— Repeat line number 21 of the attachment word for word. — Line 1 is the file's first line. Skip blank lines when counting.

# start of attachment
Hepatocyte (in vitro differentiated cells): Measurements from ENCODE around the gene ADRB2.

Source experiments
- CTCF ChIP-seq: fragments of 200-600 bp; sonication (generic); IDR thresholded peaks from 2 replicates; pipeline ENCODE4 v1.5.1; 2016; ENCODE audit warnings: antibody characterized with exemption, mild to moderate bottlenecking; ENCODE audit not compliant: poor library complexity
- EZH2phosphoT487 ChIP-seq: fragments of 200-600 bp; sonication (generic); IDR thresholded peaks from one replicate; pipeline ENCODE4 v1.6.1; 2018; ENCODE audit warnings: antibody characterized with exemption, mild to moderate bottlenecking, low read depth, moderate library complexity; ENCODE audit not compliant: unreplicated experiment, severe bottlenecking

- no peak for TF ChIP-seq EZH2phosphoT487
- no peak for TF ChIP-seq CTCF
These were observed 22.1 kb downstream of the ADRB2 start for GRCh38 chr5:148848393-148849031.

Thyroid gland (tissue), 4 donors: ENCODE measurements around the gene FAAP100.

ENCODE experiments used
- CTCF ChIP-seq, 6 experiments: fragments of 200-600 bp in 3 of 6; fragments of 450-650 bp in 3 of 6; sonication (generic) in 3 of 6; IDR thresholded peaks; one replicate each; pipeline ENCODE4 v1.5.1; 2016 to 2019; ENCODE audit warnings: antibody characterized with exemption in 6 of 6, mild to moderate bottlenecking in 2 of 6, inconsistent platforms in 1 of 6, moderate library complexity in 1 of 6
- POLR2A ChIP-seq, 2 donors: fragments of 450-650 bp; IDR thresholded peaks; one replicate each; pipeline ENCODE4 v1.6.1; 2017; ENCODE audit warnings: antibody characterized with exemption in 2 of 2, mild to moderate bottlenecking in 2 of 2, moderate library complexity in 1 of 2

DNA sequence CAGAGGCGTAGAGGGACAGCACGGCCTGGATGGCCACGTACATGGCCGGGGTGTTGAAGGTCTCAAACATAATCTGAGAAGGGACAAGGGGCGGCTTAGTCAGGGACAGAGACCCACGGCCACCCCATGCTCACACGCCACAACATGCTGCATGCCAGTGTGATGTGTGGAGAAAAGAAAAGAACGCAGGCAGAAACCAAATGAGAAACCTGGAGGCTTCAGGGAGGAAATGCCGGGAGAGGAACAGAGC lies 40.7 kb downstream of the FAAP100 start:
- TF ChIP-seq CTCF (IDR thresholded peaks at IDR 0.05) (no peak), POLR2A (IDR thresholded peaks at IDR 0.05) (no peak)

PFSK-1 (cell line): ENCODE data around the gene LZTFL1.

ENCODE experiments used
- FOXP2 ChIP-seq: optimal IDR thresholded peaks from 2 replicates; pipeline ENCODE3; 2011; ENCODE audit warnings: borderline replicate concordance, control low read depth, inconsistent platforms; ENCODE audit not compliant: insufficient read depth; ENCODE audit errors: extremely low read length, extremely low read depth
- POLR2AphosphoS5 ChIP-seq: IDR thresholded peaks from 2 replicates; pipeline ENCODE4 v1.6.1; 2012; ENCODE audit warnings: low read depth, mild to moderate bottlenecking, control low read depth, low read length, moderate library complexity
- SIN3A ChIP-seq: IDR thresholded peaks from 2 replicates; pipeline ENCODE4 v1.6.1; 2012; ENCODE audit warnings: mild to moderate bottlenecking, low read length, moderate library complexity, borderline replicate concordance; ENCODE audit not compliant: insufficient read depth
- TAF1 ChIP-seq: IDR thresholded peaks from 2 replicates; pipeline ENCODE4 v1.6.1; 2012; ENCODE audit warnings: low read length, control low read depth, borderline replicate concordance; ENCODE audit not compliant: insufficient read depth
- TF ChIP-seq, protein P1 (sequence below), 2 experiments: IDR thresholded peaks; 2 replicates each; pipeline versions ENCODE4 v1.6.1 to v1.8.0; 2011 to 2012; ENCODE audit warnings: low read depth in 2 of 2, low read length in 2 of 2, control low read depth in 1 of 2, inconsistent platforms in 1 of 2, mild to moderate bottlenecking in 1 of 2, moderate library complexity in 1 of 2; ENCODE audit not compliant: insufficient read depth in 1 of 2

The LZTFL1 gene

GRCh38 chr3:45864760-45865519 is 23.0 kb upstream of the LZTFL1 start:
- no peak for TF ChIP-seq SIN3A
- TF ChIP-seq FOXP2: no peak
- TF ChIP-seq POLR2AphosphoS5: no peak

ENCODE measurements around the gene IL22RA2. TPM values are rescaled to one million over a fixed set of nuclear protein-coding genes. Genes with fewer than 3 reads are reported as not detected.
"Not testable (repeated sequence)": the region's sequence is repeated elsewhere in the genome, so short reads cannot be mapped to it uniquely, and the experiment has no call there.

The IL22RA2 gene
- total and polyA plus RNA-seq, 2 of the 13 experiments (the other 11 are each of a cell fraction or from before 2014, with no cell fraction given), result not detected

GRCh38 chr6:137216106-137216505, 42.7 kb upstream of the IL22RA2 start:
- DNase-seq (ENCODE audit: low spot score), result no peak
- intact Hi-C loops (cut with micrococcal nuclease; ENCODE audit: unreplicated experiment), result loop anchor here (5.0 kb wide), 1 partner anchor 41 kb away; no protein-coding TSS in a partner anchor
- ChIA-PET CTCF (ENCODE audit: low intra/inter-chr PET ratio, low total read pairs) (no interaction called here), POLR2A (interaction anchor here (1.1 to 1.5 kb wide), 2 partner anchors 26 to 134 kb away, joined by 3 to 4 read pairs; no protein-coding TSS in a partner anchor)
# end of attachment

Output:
The LZTFL1 gene